San Francisco Bay Park, Dusk

Written By

By Carol Barrett

Adjunct faculty, Creativity Studies Program
Saybrook University

For my friends at Saybrook University


Pink clouds camp out along the far shore.

They are the homeless ones, who live here.


Roots of trees ripple the path, trunks roiled

at the base, as if with great cancer. They lift


their thin arms overhead, and survive.

Egrets bury their bony beaks in wet sand.


Gulls prance near the water line, tracing

the squiggles and bends. They have grown


used to the rolling thunder of planes,

which slide through the clouds like pages


of a fairy tale, turning in the leaf-light

breeze.  Here and there, planted markers


denote public shore, reminding us

each one is free to be here, each


free to travel to a new world. Inside

a grand hotel, rafts of students gather


to begin their journey, protected,

for now, from uncertain winds.


They are flying visions, faint as first

stars. They are massaging dreams


in rooms where teachers listen, pause,

laugh, and cry, circling the heart’s compass.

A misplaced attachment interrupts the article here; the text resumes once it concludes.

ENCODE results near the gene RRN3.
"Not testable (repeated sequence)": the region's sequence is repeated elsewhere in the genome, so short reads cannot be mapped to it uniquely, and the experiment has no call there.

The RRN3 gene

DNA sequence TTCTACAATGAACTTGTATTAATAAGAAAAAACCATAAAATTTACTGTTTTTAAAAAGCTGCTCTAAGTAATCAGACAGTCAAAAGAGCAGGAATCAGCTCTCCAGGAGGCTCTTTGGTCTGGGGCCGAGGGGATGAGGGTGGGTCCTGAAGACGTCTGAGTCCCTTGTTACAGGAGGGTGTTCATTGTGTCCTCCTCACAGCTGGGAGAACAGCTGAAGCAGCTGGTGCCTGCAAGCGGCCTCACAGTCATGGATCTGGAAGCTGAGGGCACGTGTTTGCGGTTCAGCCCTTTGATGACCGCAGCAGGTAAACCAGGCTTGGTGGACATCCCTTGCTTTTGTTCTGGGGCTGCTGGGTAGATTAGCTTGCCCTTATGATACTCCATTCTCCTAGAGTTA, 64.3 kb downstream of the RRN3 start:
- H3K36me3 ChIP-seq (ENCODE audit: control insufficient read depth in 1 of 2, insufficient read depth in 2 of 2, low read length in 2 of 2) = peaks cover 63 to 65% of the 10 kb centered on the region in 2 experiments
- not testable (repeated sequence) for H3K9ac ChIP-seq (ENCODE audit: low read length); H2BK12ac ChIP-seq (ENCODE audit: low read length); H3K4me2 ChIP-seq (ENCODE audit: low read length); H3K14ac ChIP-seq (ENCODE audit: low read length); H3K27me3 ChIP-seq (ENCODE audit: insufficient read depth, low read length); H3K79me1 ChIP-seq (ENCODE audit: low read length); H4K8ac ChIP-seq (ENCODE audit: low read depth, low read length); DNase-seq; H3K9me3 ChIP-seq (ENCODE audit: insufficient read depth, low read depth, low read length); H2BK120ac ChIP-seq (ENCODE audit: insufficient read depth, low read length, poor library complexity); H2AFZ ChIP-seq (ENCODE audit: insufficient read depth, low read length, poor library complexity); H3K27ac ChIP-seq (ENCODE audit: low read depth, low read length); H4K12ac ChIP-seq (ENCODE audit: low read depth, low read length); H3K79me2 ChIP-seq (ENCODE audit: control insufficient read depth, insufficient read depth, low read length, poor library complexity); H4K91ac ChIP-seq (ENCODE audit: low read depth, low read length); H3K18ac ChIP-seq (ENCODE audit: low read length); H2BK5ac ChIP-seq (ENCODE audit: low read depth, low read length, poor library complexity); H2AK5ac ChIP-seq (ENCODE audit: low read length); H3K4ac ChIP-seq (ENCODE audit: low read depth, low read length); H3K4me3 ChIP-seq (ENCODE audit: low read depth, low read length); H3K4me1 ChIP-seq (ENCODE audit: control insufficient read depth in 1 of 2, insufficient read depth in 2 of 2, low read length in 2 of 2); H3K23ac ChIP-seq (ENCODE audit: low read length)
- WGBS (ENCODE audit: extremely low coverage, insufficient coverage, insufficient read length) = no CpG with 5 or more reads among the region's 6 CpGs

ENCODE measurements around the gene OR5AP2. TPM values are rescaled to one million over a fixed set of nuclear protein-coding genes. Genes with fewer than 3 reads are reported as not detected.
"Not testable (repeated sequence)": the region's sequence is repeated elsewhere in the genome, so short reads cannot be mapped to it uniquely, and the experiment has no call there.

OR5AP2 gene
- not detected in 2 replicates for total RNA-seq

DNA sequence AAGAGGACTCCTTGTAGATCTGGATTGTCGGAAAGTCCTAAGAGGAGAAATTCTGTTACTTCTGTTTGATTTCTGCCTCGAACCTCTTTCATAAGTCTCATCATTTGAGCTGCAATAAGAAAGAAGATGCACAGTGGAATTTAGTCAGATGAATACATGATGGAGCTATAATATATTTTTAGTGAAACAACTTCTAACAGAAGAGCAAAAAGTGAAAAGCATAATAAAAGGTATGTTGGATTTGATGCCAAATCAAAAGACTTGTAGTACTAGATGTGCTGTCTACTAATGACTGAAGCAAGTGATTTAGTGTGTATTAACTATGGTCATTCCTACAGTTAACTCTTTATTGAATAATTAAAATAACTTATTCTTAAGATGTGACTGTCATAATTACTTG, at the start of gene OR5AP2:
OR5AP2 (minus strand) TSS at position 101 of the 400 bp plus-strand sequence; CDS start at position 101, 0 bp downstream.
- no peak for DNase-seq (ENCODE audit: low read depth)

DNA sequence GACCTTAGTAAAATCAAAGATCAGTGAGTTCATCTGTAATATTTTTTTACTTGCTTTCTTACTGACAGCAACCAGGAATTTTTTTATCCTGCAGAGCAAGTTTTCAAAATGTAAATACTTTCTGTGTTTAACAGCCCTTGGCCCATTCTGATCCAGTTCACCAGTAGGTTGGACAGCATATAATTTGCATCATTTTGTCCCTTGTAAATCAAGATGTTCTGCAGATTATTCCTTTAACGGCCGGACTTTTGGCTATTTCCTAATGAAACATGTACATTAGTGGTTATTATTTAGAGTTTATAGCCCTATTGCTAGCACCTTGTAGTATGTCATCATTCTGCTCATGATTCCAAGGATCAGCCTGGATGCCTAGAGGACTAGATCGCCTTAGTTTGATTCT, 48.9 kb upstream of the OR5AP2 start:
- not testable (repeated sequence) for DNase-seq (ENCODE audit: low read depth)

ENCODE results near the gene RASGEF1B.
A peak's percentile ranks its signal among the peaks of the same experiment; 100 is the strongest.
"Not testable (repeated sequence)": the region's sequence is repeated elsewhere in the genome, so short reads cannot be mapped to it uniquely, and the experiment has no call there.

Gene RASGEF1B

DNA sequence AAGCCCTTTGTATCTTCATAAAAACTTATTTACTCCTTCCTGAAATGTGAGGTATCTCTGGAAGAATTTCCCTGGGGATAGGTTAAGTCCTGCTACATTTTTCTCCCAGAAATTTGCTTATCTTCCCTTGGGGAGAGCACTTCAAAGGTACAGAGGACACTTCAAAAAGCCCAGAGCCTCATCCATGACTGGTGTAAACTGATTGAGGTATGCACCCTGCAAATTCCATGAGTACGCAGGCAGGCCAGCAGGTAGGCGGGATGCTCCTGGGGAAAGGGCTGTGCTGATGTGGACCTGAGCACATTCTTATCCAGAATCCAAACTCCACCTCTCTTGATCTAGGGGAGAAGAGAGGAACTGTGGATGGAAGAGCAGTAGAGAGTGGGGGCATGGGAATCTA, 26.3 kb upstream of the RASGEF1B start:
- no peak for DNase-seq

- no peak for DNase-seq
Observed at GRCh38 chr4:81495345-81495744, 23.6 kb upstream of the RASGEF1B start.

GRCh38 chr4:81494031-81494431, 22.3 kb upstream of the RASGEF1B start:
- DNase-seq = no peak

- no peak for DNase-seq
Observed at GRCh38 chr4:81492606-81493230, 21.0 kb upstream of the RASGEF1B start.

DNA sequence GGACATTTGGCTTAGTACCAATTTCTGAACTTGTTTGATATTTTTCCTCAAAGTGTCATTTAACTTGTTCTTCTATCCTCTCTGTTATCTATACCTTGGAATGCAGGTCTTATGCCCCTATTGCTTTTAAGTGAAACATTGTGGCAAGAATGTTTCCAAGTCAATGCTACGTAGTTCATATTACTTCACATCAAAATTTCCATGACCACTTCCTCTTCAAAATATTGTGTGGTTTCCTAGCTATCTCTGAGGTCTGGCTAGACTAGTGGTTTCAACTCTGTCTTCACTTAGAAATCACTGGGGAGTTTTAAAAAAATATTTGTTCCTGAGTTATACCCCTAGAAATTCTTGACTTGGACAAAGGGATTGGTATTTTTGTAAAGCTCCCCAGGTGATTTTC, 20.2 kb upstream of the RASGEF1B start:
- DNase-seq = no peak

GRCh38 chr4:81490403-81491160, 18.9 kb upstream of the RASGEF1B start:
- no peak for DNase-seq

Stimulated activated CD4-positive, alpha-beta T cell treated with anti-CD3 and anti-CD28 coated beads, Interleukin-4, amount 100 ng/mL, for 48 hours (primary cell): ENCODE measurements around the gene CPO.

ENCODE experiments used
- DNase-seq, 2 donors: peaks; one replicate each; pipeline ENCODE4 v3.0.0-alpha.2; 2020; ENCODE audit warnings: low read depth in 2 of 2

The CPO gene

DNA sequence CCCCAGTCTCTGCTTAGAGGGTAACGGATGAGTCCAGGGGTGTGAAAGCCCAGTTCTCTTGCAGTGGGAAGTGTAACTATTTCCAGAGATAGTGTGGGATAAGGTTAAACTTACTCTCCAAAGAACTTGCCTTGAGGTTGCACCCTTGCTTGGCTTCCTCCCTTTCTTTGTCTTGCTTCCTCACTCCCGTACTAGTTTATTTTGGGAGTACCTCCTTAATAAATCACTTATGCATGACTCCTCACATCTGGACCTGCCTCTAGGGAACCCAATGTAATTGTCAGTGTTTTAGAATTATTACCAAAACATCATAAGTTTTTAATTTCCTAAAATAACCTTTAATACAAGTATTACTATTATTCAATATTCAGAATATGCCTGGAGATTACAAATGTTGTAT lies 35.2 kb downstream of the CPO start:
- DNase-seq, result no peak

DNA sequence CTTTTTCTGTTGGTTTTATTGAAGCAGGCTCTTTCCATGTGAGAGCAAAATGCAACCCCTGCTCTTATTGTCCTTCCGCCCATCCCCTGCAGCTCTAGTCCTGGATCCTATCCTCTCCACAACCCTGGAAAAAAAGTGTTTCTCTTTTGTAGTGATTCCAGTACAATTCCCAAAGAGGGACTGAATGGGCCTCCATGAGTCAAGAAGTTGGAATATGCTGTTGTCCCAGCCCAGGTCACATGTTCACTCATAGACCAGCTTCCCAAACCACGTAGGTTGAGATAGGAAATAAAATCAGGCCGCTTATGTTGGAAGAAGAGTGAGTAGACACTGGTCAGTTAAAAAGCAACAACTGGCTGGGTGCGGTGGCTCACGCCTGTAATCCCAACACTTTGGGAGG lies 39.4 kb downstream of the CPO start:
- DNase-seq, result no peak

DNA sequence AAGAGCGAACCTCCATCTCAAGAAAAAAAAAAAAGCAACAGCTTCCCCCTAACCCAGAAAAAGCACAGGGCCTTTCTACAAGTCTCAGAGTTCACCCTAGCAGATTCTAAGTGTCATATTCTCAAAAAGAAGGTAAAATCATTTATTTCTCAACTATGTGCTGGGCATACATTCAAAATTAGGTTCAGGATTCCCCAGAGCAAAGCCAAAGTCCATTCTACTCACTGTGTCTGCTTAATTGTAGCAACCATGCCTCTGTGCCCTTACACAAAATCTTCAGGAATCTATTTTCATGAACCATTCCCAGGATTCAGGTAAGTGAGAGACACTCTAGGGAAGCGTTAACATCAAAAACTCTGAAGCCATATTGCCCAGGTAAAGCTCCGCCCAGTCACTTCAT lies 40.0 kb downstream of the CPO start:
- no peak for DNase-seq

When they touch their fingers together

like the partnered bridge of Virginia Reel


memories swell -- the seventh wave,

sudden, full. Now they are breakdancing


twists and turns of the mind. Already,

visions are dressing themselves


in clay or silk, blue feathers, or beads.

This is a place of launch.  Few here


call this city home. We have dropped

our moorings, let the waves be guides. 


We have come from the everglades,

from long winters in Kansas, the fog


of Seattle lights, the high desert

where Coyote howls at the moon.


We have come knowing there is no

return, only the moment


when the curled bark of an old

madrone peels itself loose


and the tree and the seeker are one.




 This poem was originally published in Forage.